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Switzerland bank secrecy deal with US collapses in Swiss parliament

Switzerland's lower house rebuffed demands by the American government to reveal information on customers who may be evading taxes in the Alpine country.

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Switzerland's lower house rejected a bill that would allow banks like UBS to release client information to US tax authorities. (Fabrice Coffrini/AFP/Getty Images)

GENEVA, Switzerland — The Swiss parliament has rejected a bill that would have allowed Swiss banks to reveal client information to US tax authorities.

Switzerland's lower house rebuffed demands by the American government to reveal information on customers who may be evading taxes in the Alpine country.

The bill would have also targeted Swiss bank employees who helped their clients hide money.

The National Council voted 126 to 67 on Tuesday not to discuss the bill, which means that it will be passed back to the executive branch to find a solution.

The Swiss Federal Assembly, which only sits for four three-week sessions per year, ends its summer session this Friday.

American authorities had demanded that the Swiss government act on the bill, which the Swiss have called “Lex USA,” by July 1 — but now it could be tied up in negotiations for years.

The bill had already been approved by the upper house, the Council of States, after threats by the US that Swiss banks could be cut out of the dollar market.

US courts have already fined two Swiss banks causing the closure of Wegelin, the country's oldest private bank, after it was eventually indicted.

UBS, Switzerland's most prominent bank, was ordered to pay $780 million and release information on 4,000 bank accounts in 2009 in order to avoid indictment by US courts.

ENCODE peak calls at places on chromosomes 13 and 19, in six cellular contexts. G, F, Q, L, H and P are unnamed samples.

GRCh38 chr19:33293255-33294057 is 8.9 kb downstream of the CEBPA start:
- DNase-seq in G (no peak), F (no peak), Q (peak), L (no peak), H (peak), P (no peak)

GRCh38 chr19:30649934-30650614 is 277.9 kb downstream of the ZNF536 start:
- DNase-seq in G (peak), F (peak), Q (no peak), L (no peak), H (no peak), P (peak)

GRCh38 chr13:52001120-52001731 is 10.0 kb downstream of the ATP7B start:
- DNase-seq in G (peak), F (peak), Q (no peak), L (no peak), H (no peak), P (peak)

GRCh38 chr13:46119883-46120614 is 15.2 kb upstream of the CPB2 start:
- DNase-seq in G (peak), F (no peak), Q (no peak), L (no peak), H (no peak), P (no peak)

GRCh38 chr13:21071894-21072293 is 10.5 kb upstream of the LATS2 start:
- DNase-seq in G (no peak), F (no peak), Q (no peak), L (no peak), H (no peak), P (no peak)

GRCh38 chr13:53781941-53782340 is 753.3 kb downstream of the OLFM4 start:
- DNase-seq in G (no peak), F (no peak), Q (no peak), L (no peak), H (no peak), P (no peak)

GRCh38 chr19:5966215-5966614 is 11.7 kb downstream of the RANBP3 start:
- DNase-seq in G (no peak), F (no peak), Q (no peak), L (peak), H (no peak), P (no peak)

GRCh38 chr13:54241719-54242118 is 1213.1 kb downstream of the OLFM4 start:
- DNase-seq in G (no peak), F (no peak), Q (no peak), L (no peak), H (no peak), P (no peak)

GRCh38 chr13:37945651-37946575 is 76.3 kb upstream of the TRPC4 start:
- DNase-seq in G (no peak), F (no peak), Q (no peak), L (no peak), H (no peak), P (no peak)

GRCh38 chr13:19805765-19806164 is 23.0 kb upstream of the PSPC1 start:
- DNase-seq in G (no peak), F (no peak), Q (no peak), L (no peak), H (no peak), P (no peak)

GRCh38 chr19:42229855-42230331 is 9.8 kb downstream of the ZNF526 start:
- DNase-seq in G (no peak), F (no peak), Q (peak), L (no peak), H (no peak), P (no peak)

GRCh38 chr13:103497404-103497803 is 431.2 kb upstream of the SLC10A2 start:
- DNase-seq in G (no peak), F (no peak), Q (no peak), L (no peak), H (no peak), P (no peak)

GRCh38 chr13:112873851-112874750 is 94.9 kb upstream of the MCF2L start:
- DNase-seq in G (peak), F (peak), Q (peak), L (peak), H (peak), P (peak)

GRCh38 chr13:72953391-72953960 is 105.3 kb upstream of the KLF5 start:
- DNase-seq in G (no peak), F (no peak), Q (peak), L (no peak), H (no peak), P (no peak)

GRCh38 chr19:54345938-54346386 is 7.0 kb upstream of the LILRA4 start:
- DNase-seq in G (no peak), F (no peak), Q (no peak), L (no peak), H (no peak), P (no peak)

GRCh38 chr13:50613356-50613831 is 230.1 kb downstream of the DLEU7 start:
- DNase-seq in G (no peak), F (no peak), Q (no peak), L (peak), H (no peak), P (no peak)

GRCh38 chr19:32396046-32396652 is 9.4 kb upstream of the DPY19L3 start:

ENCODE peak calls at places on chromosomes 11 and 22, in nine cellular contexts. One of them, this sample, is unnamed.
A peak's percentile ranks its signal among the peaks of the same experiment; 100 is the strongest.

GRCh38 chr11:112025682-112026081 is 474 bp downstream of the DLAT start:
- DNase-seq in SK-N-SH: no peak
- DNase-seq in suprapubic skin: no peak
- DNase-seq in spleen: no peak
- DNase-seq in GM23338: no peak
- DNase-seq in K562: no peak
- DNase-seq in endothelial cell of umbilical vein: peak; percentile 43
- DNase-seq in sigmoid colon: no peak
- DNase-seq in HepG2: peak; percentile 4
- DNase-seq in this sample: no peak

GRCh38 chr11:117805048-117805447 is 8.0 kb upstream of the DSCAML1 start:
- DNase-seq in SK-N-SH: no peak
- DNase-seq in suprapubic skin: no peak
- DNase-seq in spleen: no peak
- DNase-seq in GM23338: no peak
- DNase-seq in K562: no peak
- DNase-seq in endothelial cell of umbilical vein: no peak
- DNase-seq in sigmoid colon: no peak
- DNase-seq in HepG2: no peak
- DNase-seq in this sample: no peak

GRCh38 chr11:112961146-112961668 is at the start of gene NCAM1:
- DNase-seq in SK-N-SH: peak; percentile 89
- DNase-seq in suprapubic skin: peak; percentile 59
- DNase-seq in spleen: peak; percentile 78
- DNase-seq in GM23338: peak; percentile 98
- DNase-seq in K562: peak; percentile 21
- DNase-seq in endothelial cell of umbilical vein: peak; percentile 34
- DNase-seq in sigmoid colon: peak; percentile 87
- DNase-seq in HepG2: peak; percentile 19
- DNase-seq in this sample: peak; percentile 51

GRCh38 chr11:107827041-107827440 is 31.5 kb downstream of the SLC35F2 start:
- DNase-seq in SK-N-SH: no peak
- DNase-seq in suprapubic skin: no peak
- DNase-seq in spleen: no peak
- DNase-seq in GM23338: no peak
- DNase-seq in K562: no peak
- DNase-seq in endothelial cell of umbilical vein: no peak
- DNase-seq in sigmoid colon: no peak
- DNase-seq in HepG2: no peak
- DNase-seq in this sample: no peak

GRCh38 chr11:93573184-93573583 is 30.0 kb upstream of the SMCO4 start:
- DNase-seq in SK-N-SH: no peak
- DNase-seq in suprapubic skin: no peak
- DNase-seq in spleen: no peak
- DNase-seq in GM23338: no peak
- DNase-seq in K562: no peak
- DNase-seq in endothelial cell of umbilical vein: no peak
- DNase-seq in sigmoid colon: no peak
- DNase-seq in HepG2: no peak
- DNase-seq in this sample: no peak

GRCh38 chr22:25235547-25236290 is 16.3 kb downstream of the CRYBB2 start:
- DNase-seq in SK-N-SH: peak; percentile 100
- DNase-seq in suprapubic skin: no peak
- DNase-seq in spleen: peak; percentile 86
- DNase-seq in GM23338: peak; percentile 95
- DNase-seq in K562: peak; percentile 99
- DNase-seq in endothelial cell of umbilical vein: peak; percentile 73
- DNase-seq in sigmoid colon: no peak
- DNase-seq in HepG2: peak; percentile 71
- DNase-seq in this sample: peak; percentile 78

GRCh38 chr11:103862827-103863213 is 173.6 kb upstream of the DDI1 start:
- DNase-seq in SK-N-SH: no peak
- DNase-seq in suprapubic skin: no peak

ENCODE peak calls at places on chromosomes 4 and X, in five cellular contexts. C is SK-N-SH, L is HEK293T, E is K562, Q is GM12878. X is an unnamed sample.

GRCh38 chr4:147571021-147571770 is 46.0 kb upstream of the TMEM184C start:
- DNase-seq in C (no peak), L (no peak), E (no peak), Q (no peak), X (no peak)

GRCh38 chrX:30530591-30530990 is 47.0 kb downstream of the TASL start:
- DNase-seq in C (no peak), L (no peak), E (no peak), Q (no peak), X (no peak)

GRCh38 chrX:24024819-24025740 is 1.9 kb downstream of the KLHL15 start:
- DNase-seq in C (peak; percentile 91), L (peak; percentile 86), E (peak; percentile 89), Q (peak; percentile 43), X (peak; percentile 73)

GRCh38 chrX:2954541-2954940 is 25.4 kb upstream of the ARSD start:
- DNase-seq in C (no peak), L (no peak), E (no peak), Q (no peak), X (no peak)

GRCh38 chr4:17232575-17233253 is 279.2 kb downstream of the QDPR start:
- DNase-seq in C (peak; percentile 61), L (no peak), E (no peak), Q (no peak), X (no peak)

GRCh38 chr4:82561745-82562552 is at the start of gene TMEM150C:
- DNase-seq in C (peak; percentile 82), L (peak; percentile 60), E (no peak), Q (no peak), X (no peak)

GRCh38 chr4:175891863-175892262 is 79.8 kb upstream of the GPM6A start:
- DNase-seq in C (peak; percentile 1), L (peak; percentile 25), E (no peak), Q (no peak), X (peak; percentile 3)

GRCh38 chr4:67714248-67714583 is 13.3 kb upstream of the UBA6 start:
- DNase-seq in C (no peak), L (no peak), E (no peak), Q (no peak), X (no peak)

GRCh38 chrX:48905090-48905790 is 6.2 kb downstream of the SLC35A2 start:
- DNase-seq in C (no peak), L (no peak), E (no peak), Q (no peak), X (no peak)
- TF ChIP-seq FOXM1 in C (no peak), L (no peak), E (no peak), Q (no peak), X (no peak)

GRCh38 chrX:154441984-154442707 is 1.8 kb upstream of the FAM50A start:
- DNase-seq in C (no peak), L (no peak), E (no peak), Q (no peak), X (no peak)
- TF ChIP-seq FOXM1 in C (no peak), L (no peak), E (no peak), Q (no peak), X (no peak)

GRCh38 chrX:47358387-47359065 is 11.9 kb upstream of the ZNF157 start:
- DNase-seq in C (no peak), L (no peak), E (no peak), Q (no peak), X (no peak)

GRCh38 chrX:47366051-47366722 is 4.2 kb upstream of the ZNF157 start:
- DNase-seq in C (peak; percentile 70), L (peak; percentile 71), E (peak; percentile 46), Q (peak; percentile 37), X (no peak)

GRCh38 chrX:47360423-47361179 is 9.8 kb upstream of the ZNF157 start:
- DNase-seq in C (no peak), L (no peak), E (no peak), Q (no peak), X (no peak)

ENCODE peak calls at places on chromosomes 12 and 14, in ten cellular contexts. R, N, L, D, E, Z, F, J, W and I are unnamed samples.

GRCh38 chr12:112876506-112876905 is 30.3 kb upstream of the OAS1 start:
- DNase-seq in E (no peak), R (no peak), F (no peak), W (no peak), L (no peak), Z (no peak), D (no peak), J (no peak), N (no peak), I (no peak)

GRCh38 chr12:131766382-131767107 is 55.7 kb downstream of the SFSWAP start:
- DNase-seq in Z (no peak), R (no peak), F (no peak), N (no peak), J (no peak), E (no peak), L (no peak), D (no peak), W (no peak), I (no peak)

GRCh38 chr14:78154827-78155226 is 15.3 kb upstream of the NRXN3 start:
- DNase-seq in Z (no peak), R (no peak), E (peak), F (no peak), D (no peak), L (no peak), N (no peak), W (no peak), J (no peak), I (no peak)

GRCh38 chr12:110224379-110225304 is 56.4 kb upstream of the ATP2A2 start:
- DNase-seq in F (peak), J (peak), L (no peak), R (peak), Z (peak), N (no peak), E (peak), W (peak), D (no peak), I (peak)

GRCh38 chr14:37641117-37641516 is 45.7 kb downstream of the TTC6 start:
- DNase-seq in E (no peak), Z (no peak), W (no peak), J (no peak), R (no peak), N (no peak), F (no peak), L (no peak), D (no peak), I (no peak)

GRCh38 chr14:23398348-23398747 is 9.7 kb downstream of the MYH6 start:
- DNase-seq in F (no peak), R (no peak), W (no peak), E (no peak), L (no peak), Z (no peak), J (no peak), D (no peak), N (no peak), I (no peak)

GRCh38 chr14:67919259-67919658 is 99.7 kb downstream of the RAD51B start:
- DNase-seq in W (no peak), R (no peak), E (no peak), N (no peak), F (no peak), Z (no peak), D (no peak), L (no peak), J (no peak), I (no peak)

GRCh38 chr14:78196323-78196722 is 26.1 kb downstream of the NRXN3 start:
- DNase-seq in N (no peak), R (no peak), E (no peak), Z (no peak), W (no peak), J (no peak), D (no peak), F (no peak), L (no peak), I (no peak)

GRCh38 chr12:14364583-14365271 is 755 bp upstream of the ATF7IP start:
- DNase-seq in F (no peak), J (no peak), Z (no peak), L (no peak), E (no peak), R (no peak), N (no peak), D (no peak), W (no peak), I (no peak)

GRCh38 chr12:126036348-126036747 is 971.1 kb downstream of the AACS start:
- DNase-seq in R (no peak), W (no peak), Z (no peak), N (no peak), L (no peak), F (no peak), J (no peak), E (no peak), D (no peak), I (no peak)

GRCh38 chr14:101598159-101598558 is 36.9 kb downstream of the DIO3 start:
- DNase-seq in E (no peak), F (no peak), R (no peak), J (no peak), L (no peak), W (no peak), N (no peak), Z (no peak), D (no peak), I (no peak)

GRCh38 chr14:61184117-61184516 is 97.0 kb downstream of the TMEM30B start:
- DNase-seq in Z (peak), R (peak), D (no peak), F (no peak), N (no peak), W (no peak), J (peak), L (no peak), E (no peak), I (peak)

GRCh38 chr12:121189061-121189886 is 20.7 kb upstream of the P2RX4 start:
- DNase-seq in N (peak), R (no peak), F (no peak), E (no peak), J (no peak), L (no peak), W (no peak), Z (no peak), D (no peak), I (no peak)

The National Council rejected the highly secretive new law over worries that it would do serious damage to Switzerland's lucrative banking system.

The Swiss government now risks US retaliation over the decision.

“It is very likely that [the DoJ] perceived the Wegelin indictment as a shot across the bows of the larger more influential Swiss banks, and if that shot is not heeded, they very well may see no alternative but to turn the heat up on more economically important banks,” Beckett Cantley, a tax law expert at the John Marshall Law School in Atlanta, told swissinfo.ch.

“The DoJ is seeking not just to catch the existing crop of tax evaders, but also to permanently deter new tax evaders and their enabling bankers on a worldwide basis.”

Other banks that could be targeted are giants like Credit Suisse and Pictet, along with more local banks.

The Wall Street Journal reported that Credit Suisse had already set aside 295 million Swiss francs ($320.7 million) to pay US authorities.

Swissinfo.ch said that Switzerland's lead negotiator on the matter, Michael Ambuhl, believes that the country is now vulnerable.

“Whether we like it or not, the US has the ability to destabilize the entire Swiss financial center by taking measures against Swiss banks,” he was quoted as saying.

Though many US tax evaders have already come forward during a period of amnesty, it is believed that billions of dollars still reside in Swiss banks.

http://www.globalpost.com/dispatch/news/regions/europe/130620/switzerland-bank-secrecy-deal-us-collapses-swiss-parliament